Sprouted Wheat Pizza Dough

Winter came to Minnesota yesterday and as the seasons have changed, so has my pizza dough recipe. Some of the renovations included a gradual increase in the ratio of whole wheat to white flour, I moved to warm water and regular yeast and now only let the dough rise once. You can check out my first recipe here, but I may never change again! I hope this doesn’t mean winter will never go away because I’d like to sit out on the patio again one day.


In the interest of increasing enzymes in my diet, I’ve turned to sprouted grains. Since changing my eating habits last summer to a more raw foods diet, I have a hard time eating heavy breads and grains, and this includes the pizza that had been coming out of our backyard behemoth! The last couple months, our baking parties have become sparse, but that won’t be true anymore. Last week I ordered some sprouted wheat flour, milled to order, from To Your Health Sprouted Flour Co., and experienced complete bliss. This flour made the most amazing pizza dough!

The first thing I noticed about the dough was that it was incredibly easy to stretch and shape. Other doughs have always been stretchy and easy to shape, but this was amazing. We were actually able to stretch it so thin that we made some fourteen-inch pizzas out of the same size dough ball normally used to use for a ten-inch. Other doughs have sometimes tended to tear when they start to get thin, but not this one. The gluten held together like a rubber band! It came out of the oven thin, crisp and chewy perfection. I suspect this was due to the fact that the flour is fresh, milled to order and has a nice moisture balance because of that.

The flavor was spot on and the dough seems to leave me feeling a little less full.

This recipe is really easy to make in a stand mixer. Once the dough is mixed, all you need to do is form twelve balls, set them on a proofing pan or cookie sheet and leave them covered in the refrigerator until about two hours before baking. Two hours before baking, set the dough out to rise. Remember, pizza dough is a tiny bit sticky so you’ll need a little flour to form it on a peel.


  • 4 cups warm water
  • 2 tsp. regular yeast
  • 3 tsp. salt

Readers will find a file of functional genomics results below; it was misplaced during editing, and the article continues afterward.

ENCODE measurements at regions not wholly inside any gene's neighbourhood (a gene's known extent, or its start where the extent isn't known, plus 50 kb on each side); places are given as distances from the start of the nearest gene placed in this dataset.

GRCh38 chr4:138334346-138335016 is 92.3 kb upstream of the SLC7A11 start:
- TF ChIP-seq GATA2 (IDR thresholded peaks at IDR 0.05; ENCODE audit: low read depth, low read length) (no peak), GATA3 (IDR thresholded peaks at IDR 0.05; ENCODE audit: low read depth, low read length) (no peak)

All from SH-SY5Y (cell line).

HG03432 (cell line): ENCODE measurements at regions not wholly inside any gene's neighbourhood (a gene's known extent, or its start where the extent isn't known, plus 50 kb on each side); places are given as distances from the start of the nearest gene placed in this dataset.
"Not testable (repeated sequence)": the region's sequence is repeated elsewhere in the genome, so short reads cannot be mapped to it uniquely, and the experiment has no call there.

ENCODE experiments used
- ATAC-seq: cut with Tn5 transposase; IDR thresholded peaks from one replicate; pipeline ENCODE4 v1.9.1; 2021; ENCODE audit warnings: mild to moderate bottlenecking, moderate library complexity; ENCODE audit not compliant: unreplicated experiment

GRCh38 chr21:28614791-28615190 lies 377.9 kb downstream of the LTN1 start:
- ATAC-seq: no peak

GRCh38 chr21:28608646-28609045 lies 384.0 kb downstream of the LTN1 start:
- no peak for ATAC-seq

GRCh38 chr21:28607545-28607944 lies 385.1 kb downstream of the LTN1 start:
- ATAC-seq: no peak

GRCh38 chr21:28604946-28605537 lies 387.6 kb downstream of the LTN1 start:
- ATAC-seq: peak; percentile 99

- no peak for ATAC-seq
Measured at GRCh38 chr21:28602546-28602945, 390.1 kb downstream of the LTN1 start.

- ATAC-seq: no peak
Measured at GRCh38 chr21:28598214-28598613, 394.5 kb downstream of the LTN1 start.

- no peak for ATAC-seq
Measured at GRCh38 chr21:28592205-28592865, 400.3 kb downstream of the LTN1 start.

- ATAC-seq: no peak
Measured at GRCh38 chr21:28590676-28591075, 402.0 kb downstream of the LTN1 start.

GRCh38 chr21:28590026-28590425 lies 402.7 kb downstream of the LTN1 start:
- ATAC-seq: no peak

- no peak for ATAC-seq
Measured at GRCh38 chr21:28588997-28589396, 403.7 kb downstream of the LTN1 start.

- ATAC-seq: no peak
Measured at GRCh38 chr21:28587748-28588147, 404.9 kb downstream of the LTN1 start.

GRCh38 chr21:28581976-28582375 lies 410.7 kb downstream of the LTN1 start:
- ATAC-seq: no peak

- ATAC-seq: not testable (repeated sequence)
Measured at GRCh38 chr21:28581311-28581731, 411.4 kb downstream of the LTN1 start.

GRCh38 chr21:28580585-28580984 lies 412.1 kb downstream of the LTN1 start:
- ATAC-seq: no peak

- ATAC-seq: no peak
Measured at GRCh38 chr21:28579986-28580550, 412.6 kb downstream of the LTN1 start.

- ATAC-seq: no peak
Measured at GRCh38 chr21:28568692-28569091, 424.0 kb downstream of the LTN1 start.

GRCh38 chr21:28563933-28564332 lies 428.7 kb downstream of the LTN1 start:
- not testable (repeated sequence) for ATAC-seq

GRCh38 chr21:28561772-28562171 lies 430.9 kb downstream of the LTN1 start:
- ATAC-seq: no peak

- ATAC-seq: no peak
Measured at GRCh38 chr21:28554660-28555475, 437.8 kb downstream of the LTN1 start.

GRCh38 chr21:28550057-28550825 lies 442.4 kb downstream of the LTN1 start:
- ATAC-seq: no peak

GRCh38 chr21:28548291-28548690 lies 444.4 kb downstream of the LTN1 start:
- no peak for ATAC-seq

• 1/2 cup olive oil
  • 1 Tbs. honey
  • 7 cups sprouted whole wheat flour
  • 3 cups white flour

Directions: Using the mixer paddle, mix yeast, water, oil, honey and salt together until dissolved. Next mix in three cups of the whole wheat flour. (If using a stand mixer, switch to the hook at this point.) Add the rest of the flour one cup at a time and let the mixer run for seven or eight minutes. If you are hand mixing be careful not to add too much flour. The trick with the stand mixer is to watch to see that the dough pulls away from the sides of the bowl yet sticks to the bottom. If the dough is too sticky, add a small spoon of flour one at a time until it is the right consistency. If it is too dry, add a few dribbles of water.

Once the dough becomes smooth and the gluten has lined up, remove it from the bowl and form into a large ball. With a pastry blade, cut the dough into twelve equal pieces. I form the dough into a round flat disk, cut it into fourths, and then each fourth into thirds. I can see where a scale might be nice if you want your pizzas uniform.

Roll or knead each piece into a ball, coat it lightly with flour and place it on a cookie sheet. Once you have all twelve pizza doughs prepped, cover the tray with plastic wrap and return to the fridge until two or three hours before baking. Set the dough out on the counter at room temperature to rise. The balls will soften and become very easy to work.

While the dough rises, preheat your oven stone and prep your toppings. Enjoy!

8 thoughts on “Sprouted Wheat Pizza Dough

  1. Pingback: Mocha Kissy Cookies and Recipe Roundup | The Heavy Table - Minneapolis-St. Paul and Upper Midwest Food Magazine and Blog

    • Hi Sandy,

      Sorry, I don’t know temp or time for the pizzas – when we used to do them in the oven, the idea was to heat the stone at the highest temperature for about an hour before baking. The pizzas will speak for themselves when done if the oven is sufficiently hot.

  2. So I assume this recipe makes enough for 12 pizza crusts. Are they tiny or will each ball stretch to a thin 14″ crust as suggested? Aslo, can this dough be frozen for future use? If so, for how long will it keep?

    • Hi Tracy,

      Yes, the dough makes enough for 12 crusts and each will be between 10 and 12 inches depending on how thin you like it. When we do our pizza parties, everybody makes their own pizza and they leave pretty full. I have frozen the dough, but have never kept it around longer than a month or so. I like the consistency of the fresh dough better although the frozen works fine. I think it just loses a little moisture and isn’t as stretchy.

  3. I found your site while looking up info for the Foxtail CSA. My husband and I are considering buying a share this year and I wanted to know what your experience has been like with them and if you would recommend?

    Thank you!

    • Hi Heather,

      We love Foxtail Farms. We’ve had a couple of different CSAs and the thing about Foxtail is their generosity. Their full share is FULL. They tend to offer mostly common produce, but are creative in sending a wider variety of greens or radishes or beets. They also dabble in different squashes. Foxtail is also generous in that the number of boxes is higher than other CSAs – longer season. Last summer I decided to rely on the farmer’s markets, but it wasn’t as much fun. I like the challenge of having to cook from the box. I probably spent between 30 and 50 dollars a week at the markets, so really the cost is about the same.

      Hope this helps.


  4. Pingback: Garlic Scapes GO OUT for Pizza! | Vegetarian Perspective

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